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Stadler Pex Problem

HomerJSmith
HomerJSmith Member Posts: 1,927
The house is being remodeled. It has infloor heating circa 1995. The manifolds and tubing are Stadler which was bought out by Viega. Removing the carpeting and tack strips, a nail was discovered puncturing a pex tube, also the plumber ruptured a tube moving a water closet flange. A repair has to be made and the repair covered with gyp-crete. The question is how is it to be made.

I can't read the markings on the tube as they are smeared and missing. It is clear Stadler tube with o2 barrier with 5 orange stripes running the length of the tube. The OD of the tube is .569 and the ID is .390. The tube is electrically cross-linked which should make it a class C tube, but it act like a class A tube as far as expandability goes. I think that class C tube is not expandable with it's fittings? I can't find a union fitting that size. 3/8" is too small and 1/2" is too large for a class C tube.

What I am thinking is to use a Sharkbite 1/2" X 1/2" brass pex coupling, expand the tube to just barely insert the coupling, wait for the pex to shrink back and use stainless steel PEX pinch clamp crimp fittings (Oetiker Style). I would cover the connection with shrink tubing.

Do you guys have any good ideas, what do you think?

Comments

  • kcopp
    kcopp Member Posts: 4,093
    This was helpful last year...
    Thanks to Hot Rod.

    https://forum.heatinghelp.com/discussion/163934/stadler-pex-size
  • HomerJSmith
    HomerJSmith Member Posts: 1,927
    edited October 2018
    kcopp, boy that was a fast reply. This is a little different than Hot Rod was discussing. I did have a problem a while back with In-Floor pex when I had to replace the in-floor plastic manifolds with Caleffi manifolds. The pex was the wrong size for the Caleffi adapters. There was a tolerance range for the Caleffi adapters which was out of range for the in-floor pex. I solved the problem by replacing the existing o-rings on the adapters with new EPDM o-rings of a size that would work.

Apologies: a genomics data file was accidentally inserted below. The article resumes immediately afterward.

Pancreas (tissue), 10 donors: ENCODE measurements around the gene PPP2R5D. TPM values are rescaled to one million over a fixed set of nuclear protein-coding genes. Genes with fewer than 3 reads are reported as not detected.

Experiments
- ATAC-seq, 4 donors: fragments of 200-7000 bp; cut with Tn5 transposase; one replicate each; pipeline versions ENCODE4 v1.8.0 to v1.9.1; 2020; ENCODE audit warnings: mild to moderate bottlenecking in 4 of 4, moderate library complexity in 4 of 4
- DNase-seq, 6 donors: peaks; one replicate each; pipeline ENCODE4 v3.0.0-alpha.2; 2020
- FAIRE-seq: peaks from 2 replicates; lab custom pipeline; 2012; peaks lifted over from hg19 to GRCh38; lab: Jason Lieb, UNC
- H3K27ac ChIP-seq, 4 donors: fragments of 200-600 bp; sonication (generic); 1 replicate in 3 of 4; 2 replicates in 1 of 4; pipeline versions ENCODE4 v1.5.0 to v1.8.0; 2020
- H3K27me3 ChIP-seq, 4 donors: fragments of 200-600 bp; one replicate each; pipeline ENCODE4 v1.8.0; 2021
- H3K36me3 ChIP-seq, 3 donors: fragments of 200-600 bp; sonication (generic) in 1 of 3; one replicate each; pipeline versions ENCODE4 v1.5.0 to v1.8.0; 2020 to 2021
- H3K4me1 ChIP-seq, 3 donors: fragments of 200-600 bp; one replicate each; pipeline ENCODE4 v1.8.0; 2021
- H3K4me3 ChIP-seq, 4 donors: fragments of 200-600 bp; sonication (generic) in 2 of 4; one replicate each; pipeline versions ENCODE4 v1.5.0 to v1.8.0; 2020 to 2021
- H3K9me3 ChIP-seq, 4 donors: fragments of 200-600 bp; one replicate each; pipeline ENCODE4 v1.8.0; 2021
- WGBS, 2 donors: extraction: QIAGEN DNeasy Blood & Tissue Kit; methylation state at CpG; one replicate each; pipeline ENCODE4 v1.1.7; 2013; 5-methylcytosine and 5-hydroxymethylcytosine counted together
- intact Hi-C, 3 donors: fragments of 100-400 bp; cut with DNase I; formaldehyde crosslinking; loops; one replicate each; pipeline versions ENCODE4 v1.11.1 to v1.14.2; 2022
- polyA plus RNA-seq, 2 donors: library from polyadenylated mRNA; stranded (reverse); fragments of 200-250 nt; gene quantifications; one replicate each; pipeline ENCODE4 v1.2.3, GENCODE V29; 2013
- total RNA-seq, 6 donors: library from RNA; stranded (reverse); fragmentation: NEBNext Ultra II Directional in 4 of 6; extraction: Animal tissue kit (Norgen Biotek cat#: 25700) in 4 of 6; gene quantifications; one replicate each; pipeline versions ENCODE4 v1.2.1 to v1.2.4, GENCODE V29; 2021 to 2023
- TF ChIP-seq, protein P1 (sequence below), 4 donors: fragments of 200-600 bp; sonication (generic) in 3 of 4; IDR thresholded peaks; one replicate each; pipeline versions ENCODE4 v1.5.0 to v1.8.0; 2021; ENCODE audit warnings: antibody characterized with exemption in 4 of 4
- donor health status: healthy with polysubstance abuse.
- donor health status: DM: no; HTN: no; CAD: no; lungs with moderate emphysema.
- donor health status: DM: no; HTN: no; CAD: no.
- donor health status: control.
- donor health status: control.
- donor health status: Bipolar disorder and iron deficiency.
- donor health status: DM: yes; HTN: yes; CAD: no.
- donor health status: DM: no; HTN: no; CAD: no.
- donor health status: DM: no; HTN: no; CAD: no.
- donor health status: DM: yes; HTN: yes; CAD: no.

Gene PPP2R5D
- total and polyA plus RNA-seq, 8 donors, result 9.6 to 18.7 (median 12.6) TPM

It worked great. I guess I already said that earlier.
  • Take a closer look at this link:

    https://us.v-cdn.net/5021738/uploads/editor/0d/7dyw2pk4erk7.jpg

    Your tubing sounds metric, no?
    8.33 lbs./gal. x 60 min./hr. x 20°ΔT = 10,000 BTU's/hourTwo btu/ per sq ft for degree difference for a slab
    Rich_49
  • HomerJSmith
    HomerJSmith Member Posts: 1,927
    edited October 2018
    I would think that Stadler would be US measurements. The OD is 14.45mm and the ID is 9.90mm.

    Those charts are about manifold adapters. I need information on pex couplings, one tube to another and what you think about using Sharkbite couplings to connect two tubes together and expanding the pex.

    I don't want a leak under a hardwood floor. This is important.
  • nibs
    nibs Member Posts: 499
    What I am thinking is to use a Sharkbite 1/2" X 1/2" brass pex coupling, expand the tube to just barely insert the coupling, wait for the pex to shrink back and use stainless steel PEX pinch clamp crimp fittings (Oetiker Style). I would cover the connection with shrink tubing.

    Am a neophyte, buut why not take the coupling to a machine shop and ask them to turn it down to fit the pex. The clamp fittings should hold even on a smooth fitting.
  • hot_rod
    hot_rod Member Posts: 18,268
    The Caleffi universal pex fittings have a 2mm OD tolerance range, .5 mm ID

    1/2" pex is 5/8 OD .625 or 15.8 mm
    Bob "hot rod" Rohr
    trainer for Caleffi NA
    Living the hydronic dream